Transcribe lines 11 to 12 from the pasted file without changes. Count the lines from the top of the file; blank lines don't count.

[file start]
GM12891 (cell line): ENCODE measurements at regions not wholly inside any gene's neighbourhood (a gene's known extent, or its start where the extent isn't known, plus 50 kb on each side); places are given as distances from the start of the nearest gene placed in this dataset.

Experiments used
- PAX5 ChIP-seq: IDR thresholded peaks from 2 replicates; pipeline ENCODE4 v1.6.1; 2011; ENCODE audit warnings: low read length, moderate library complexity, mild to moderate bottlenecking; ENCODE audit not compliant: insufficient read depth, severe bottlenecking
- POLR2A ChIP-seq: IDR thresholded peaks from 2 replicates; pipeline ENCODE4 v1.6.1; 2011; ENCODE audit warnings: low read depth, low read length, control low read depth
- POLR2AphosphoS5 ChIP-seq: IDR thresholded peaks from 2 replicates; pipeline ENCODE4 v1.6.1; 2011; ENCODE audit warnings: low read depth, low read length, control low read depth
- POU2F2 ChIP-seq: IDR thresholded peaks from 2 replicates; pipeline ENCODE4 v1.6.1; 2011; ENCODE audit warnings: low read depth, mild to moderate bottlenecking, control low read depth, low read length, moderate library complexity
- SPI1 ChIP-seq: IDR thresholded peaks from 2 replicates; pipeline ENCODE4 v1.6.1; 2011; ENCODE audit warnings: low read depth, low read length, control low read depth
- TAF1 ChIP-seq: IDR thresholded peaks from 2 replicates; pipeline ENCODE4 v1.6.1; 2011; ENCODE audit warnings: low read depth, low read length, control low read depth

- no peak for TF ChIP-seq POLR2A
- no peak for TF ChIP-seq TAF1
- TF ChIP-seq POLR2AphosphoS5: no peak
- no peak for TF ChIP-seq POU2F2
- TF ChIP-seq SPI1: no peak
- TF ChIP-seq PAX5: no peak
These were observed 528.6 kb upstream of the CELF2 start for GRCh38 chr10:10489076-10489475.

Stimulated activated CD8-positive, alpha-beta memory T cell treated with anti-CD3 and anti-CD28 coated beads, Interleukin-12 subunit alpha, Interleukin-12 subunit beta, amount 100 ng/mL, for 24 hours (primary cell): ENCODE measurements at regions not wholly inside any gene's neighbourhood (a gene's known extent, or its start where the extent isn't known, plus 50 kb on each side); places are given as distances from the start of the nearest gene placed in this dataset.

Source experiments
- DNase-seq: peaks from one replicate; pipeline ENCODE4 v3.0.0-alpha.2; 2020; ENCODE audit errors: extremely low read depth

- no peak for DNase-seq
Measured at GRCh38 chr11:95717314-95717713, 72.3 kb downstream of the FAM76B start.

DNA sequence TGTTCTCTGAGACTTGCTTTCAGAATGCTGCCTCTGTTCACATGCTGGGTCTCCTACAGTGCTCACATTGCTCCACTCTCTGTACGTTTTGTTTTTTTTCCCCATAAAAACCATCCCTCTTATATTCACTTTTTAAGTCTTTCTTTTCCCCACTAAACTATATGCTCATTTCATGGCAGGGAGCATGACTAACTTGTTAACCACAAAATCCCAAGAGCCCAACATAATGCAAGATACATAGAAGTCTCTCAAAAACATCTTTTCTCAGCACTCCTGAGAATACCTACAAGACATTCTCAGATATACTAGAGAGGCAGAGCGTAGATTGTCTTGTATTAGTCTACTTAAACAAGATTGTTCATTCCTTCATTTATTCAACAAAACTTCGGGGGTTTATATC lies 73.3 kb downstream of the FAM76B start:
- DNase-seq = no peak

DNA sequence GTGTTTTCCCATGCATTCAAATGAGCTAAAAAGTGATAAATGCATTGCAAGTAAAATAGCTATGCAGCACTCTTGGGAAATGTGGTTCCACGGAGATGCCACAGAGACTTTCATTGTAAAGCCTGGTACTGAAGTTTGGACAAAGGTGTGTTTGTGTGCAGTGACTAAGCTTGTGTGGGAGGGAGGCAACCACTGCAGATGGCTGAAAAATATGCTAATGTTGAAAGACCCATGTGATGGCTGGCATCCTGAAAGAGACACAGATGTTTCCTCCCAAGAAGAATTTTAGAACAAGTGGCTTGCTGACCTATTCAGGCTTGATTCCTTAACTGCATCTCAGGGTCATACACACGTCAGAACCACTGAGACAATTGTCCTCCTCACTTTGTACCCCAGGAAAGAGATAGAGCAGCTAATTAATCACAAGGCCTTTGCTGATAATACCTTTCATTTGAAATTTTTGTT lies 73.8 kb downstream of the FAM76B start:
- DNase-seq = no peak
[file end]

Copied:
- TF ChIP-seq POLR2AphosphoS5: no peak
- no peak for TF ChIP-seq POU2F2